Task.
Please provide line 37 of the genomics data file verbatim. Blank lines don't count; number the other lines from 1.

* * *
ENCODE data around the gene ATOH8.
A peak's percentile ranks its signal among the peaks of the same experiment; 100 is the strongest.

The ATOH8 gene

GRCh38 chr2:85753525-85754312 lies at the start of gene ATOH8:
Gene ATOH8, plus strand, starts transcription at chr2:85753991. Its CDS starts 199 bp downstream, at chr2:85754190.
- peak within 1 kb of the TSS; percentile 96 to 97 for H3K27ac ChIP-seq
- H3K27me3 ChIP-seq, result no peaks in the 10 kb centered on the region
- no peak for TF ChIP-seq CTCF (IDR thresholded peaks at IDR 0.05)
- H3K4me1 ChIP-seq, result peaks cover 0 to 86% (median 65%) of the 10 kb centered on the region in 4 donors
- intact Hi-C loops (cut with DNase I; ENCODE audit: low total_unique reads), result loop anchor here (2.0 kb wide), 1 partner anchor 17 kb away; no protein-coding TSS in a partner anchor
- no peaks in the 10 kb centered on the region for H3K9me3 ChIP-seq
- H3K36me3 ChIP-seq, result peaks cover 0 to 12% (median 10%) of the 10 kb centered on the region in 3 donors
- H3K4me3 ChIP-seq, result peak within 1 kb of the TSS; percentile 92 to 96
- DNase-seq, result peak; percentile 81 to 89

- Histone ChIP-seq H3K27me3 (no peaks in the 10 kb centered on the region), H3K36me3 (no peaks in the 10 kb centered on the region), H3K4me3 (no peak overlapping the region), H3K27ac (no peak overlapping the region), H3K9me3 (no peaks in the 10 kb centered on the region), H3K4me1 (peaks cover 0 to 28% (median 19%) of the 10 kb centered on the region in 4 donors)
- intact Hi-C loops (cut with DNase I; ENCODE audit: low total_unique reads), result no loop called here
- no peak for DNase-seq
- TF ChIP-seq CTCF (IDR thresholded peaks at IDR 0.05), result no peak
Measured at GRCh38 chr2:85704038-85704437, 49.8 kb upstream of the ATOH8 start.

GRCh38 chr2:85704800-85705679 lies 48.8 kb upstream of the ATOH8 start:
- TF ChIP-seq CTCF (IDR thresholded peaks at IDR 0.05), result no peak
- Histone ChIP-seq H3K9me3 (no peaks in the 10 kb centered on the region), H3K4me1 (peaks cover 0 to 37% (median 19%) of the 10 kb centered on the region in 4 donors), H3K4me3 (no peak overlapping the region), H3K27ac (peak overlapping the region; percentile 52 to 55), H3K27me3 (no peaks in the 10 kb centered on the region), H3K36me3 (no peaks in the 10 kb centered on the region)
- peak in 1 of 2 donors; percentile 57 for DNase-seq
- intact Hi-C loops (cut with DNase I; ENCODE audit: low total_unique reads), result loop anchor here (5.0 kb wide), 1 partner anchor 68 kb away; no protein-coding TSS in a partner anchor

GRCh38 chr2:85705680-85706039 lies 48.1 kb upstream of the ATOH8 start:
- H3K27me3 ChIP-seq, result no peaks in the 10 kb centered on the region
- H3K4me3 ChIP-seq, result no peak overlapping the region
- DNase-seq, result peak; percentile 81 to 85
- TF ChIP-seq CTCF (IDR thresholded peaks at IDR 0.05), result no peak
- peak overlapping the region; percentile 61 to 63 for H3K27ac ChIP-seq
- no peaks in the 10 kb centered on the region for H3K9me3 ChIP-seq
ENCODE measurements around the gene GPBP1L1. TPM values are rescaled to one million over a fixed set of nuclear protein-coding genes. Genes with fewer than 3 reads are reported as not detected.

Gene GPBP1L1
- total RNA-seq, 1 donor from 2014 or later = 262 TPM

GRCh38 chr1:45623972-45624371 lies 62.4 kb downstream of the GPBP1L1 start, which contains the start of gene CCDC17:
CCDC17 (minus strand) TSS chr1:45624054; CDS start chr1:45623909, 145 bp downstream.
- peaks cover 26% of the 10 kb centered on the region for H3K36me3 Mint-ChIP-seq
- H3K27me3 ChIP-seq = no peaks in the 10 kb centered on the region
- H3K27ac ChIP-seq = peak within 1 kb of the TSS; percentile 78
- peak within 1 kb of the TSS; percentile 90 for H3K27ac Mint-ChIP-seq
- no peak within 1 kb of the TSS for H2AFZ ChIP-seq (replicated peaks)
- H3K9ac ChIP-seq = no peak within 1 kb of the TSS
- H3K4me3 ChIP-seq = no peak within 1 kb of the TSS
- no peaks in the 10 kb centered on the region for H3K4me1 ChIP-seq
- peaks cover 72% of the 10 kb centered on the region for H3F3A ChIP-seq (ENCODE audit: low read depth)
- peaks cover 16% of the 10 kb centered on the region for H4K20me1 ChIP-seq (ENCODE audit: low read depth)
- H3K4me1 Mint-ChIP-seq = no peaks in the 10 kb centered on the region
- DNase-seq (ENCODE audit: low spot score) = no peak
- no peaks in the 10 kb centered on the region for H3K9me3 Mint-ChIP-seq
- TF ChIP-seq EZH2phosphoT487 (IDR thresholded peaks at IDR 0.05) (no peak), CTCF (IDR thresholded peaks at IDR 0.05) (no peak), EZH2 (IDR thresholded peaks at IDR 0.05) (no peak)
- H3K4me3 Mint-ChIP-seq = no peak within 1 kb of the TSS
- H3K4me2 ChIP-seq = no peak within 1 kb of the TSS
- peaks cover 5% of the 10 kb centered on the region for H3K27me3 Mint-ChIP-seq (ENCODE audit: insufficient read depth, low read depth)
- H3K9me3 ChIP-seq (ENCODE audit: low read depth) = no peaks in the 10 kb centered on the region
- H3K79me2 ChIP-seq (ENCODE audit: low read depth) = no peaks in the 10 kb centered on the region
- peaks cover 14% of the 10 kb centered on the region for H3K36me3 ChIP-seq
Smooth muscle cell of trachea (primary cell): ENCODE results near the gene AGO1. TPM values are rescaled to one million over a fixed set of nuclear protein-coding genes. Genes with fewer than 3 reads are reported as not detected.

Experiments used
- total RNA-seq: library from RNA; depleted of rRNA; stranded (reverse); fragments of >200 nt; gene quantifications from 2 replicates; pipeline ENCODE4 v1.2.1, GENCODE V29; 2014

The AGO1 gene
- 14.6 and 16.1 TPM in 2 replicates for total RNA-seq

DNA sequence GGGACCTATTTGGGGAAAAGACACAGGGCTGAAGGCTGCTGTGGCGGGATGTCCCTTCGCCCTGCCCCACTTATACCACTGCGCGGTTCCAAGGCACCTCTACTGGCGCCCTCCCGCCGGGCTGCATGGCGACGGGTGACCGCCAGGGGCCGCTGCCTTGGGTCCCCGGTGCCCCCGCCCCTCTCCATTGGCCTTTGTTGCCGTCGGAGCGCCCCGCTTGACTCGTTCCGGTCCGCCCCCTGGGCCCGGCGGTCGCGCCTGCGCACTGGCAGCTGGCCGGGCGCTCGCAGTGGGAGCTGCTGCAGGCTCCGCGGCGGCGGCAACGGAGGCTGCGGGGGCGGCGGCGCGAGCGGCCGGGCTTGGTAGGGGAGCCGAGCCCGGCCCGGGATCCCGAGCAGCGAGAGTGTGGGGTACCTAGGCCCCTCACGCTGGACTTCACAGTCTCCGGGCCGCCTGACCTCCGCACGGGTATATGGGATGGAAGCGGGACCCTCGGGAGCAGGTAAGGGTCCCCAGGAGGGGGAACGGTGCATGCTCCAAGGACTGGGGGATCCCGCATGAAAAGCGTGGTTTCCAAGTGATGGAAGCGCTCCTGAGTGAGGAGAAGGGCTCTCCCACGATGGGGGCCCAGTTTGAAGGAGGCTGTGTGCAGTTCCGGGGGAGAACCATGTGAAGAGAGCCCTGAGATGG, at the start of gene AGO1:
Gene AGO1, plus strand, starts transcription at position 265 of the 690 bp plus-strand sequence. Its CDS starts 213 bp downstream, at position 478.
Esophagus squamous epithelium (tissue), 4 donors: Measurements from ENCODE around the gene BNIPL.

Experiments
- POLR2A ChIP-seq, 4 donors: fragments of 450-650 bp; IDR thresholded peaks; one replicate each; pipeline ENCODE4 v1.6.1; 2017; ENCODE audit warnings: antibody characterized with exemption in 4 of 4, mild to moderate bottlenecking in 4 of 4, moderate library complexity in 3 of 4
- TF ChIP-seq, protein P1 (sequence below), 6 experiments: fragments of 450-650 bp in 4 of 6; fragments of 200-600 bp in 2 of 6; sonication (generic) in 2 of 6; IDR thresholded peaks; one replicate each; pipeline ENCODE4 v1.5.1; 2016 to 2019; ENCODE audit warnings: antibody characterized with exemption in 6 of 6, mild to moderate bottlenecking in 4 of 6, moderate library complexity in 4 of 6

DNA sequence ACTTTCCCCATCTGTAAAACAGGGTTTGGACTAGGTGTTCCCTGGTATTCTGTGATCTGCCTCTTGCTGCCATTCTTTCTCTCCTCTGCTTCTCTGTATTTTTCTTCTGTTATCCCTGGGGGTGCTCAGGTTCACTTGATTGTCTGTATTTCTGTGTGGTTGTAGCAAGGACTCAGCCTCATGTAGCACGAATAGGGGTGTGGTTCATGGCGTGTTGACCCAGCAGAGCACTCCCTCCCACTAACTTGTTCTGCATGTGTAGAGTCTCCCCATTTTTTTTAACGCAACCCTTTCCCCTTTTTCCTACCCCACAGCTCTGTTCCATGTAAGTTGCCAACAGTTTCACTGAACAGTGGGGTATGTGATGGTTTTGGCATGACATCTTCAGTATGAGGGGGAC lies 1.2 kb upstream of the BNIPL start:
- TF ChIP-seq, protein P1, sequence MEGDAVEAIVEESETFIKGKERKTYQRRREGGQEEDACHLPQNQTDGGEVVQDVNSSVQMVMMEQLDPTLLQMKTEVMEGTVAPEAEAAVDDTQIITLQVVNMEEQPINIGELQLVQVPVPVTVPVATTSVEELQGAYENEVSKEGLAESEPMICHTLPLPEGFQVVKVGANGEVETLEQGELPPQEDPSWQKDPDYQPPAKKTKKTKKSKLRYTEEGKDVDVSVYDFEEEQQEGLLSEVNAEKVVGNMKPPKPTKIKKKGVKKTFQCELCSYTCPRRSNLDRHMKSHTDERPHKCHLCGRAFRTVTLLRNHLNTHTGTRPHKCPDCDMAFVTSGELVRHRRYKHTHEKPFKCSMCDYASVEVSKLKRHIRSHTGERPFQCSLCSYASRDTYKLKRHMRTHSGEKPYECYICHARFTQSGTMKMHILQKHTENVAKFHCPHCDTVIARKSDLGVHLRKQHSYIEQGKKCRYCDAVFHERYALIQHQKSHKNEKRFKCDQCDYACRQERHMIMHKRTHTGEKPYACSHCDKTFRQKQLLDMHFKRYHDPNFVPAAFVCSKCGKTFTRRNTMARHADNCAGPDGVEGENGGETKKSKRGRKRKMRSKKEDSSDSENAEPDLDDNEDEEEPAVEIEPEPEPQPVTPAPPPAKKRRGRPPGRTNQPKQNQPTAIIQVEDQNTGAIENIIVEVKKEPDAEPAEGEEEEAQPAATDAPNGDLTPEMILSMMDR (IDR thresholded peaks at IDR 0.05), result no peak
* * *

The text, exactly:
- peaks cover 26% of the 10 kb centered on the region for H3K36me3 Mint-ChIP-seq